Millions of Reasons to Repeal Obamacare, But Here’s Another
The Examiner reports that Obamacare’s new Medicare payment rules have led to hospital consolidation, with small practices selling out to big hospitals, which is driving up costs for consumers. Who could have predicted that Obamacare would result in cost-shifting to consumers?! Heritage predicted it, for one, but there were others who began to observe this trend from early on.
Jordan Rau of Kaiser Healthcare News Blog noted soon after the law’s passage:
“A new study in Health Affairs provides more reason for concern that the trend of hospital consolidation, which may have been accelerated by the health care law, will lead to higher prices for the privately insured in places where hospitals have lots of market power.”
This problem is complex, but in order to better understand exactly how Obamacare does this, it’s helpful to look at one very specific failure of Obamacare: Accountable Care Organizations (ACOs). An ACO is a new, federally financed mechanism for health care delivery via Medicare.
Rita E. Numerof explains that ACOs are intended to “provide incentives to health care organizations to reduce costs and improve quality.” However, in reality, they will only “concentrate more and more power into fewer and fewer organizations.” The result is a system that “undermines competition and entrepreneurship—the bedrock of innovation and job growth in this country.”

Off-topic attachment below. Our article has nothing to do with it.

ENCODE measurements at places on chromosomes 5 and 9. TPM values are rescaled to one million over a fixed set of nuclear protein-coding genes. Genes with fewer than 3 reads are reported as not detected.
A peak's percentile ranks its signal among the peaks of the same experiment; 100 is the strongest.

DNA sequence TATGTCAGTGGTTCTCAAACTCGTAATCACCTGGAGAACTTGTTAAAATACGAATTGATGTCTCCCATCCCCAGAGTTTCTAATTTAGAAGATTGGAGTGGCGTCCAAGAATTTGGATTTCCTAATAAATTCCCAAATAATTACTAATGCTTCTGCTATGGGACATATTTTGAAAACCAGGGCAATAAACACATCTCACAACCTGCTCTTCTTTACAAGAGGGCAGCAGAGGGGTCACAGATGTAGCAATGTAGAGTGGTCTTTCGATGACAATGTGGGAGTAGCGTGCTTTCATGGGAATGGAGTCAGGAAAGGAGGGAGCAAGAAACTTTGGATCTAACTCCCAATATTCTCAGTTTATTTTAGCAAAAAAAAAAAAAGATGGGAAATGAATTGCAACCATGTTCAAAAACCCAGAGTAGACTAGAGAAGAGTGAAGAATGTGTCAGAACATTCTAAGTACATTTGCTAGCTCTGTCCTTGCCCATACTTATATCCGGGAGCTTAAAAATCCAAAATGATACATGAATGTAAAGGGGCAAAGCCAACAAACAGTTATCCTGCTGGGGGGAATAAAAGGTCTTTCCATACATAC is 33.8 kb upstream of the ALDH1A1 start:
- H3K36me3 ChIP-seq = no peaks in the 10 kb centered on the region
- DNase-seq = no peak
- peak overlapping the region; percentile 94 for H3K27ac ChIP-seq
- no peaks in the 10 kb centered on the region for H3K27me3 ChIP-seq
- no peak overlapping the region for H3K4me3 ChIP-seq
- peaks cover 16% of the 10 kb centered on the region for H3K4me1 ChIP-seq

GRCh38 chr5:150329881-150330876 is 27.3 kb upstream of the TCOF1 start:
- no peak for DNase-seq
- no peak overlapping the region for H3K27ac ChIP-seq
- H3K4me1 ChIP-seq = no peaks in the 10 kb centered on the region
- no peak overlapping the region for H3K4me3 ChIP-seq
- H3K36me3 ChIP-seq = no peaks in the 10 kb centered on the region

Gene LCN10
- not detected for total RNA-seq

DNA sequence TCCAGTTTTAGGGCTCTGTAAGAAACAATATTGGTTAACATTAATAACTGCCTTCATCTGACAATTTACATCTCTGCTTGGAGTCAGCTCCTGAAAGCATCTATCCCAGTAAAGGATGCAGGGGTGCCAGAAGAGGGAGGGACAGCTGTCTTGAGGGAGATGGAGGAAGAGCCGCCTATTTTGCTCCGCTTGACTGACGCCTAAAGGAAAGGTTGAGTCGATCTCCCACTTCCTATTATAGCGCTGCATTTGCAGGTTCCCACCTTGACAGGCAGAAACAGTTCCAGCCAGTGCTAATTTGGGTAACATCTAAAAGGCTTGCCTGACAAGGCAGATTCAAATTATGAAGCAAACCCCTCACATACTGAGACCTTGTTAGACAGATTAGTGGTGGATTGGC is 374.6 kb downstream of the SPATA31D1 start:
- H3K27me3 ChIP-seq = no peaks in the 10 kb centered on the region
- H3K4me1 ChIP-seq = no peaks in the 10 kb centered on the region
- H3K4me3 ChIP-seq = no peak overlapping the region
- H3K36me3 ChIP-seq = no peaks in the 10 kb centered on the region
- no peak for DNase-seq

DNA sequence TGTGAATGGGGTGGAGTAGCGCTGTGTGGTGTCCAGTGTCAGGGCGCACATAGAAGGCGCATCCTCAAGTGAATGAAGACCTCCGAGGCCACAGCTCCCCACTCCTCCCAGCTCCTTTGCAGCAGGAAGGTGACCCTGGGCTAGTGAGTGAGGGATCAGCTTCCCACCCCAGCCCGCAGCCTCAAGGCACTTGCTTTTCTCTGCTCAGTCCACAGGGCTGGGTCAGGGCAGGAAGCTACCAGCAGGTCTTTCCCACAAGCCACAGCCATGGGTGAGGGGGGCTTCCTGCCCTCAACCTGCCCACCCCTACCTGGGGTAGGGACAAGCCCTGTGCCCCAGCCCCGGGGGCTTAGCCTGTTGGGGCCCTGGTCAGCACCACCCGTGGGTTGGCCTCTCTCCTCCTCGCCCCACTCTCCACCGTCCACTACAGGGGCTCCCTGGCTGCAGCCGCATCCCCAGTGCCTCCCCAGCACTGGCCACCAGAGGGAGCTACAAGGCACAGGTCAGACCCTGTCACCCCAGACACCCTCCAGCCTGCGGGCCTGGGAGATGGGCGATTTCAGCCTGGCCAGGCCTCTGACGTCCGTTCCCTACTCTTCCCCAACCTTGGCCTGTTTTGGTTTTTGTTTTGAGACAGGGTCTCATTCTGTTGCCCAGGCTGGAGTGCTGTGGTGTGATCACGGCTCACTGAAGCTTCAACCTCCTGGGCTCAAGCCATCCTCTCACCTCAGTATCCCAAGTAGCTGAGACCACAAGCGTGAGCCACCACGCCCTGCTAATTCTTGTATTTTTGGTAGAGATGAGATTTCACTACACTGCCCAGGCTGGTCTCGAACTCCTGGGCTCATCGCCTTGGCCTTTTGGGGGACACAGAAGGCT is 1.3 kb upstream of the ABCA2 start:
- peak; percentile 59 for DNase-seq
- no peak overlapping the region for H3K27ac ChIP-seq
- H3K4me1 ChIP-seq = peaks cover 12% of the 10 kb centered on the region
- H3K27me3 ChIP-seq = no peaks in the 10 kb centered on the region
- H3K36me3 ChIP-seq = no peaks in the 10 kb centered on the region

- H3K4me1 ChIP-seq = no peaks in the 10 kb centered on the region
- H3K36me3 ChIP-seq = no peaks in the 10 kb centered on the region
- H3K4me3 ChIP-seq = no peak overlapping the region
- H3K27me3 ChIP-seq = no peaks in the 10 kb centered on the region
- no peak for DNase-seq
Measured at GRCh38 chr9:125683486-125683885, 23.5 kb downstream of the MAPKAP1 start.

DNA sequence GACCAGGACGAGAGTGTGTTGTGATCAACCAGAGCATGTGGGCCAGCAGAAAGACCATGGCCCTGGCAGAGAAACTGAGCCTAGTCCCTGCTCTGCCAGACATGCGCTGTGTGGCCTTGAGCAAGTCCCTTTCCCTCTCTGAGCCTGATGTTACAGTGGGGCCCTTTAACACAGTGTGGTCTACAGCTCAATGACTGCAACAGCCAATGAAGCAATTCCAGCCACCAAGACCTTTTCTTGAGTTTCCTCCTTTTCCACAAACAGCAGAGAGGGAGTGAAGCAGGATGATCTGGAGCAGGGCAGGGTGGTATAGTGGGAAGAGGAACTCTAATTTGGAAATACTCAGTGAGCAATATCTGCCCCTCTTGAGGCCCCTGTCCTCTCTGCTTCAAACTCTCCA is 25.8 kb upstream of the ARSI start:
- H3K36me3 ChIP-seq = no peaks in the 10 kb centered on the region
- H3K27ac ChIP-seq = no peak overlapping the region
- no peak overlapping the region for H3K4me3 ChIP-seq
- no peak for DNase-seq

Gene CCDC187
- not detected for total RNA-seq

The ACO model is designed to encourage different health care organizations to work together to reduce costs. The problem with this, Numerof explains, is that “Past health care initiatives that have relied on organizational structure to address the complex challenge of delivering higher quality at lower costs have not succeeded in improving either efficiency or performance.” So what’s to make us think that it will work now? Nothing.
Such a system fails to empower consumers to be stakeholders in their own care because it does not allow for market-based solutions or institutional accountability. Moreover, it creates an unfair competitive advantage for large organizations which are often not under financial pressure to improve efficiency.
In other types of markets, competition is constantly encouraging producers to improve their products to attract more consumers. However, in health care services, where “employers contract with insurers who inter into arrangements with providers,” competition is limited, and “the real consumer—the patient—has no part in driving that competition.”
“Obamacare expands central planning and tightens price controls on providers. These recycled mechanisms have yet to show any success in driving down costs without harming patients’ access and quality of care. Even the program’s chief accountant says many Medicare providers cannot survive the cuts.”
The bottom line is that Obamacare is not patient-consumer centered, it is not market driven, it does not increase institutional accountability, and it has not and will not result in lower costs for consumers. In fact, it seems the only thing it will accomplish is lower quality, less accessible health care for all.